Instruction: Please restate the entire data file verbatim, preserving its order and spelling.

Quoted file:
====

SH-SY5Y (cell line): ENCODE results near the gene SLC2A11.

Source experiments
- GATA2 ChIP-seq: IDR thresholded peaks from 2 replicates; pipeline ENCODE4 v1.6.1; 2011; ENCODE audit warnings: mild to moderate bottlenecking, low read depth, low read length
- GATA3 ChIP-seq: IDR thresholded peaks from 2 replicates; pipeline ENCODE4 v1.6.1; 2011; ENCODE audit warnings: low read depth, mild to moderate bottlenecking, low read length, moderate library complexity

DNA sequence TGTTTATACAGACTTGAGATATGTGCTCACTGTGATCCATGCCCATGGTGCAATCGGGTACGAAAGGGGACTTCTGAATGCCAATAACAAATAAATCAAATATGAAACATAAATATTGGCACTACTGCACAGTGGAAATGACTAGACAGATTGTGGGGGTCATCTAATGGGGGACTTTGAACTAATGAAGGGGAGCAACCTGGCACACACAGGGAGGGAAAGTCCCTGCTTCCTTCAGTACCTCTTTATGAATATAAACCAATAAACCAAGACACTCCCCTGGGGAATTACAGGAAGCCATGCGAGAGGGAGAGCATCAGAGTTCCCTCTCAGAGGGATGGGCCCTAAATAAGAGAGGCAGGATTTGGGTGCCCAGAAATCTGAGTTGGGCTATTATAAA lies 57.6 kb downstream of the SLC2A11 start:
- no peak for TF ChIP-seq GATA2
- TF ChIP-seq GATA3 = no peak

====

SH-SY5Y (cell line): ENCODE results near the gene SLC2A11.

Source experiments
- GATA2 ChIP-seq: IDR thresholded peaks from 2 replicates; pipeline ENCODE4 v1.6.1; 2011; ENCODE audit warnings: mild to moderate bottlenecking, low read depth, low read length
- GATA3 ChIP-seq: IDR thresholded peaks from 2 replicates; pipeline ENCODE4 v1.6.1; 2011; ENCODE audit warnings: low read depth, mild to moderate bottlenecking, low read length, moderate library complexity

DNA sequence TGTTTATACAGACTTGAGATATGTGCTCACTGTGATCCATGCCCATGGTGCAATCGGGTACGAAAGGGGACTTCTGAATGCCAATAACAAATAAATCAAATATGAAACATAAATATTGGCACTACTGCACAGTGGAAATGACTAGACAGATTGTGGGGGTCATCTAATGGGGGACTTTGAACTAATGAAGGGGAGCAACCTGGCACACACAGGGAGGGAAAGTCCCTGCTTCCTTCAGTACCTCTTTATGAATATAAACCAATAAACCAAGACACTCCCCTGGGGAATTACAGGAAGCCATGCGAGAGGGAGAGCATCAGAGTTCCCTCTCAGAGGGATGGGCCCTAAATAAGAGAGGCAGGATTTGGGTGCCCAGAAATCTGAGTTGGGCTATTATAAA lies 57.6 kb downstream of the SLC2A11 start:
- no peak for TF ChIP-seq GATA2
- TF ChIP-seq GATA3 = no peak